“Of all the Mammalia yet known it seems the most extra-ordinary in its conformation; exhibiting the perfect resemblance of the beak of a Duck engrafted on the head of a quadruped. So accurate is the similitude, that, at first view, it naturally excites the idea of some deceptive preparation by artificial means.”
–George Shaw, 1799
O Platypus, O Platypus,
Why aren’t you like the rest of us?
The hand that cast your symmetry
I fear, has gone somewhat awry.
Your blood is warm, your fur is sleek.
But, look! Upon your snout, a beak!
No ravening jaws to tear or stun,
Your baby teeth give way to gums!
And on your webbèd feet you lumber,
Your awkward gait a mighty wonder.
Yet in the river, under water,
Your tail becomes a steady rudder!
By seeking out electric pulses,
You hunt your prey–whatever’s closest.
And with your venomed spur unsheathed,
Strike down the creatures of the deep.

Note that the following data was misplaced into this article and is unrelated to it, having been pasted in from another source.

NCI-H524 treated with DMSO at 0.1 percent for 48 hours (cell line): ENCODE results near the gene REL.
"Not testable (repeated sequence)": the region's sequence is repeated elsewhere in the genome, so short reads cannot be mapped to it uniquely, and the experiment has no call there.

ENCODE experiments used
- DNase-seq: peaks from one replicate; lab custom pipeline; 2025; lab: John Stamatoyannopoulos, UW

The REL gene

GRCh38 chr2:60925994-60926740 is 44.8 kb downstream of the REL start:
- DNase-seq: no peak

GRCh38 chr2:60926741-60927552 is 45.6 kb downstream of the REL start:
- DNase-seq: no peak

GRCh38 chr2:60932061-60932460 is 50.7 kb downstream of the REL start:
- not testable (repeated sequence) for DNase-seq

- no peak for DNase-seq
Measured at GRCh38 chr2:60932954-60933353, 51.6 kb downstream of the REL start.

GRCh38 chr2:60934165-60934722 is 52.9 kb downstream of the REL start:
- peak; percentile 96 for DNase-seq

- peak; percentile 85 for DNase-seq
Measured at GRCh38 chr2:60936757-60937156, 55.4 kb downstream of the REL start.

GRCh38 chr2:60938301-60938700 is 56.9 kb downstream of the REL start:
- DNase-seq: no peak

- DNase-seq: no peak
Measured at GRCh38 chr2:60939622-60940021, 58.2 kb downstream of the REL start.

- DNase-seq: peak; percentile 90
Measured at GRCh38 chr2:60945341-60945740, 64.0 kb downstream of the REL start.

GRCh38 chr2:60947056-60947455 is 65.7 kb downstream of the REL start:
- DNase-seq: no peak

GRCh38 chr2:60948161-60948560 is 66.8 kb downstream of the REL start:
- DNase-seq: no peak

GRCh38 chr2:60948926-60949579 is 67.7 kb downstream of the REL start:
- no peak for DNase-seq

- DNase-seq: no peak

Now rise and break the rippling waves
And homeward turn your questing gaze,
Where in a burrow made of grasses
Your mate her precious egg now hatches!
A girl or boy? It doesn’t matter.
Ten chromosomes completely scatter
The question of its sex. But really,
Five pairs? That is a bit unseemly.
How you simply vex and scare us.
The world decries your nature—“Hoax!
The beast’s unnatural!” they boast.
And yet, my precious Platypus,
Your name remains forever glorious.
I swear to you I never will
Take scissors to your noble bill!
From the Archives. Copyright Bonnie Burns, 2019. All Rights Reserved.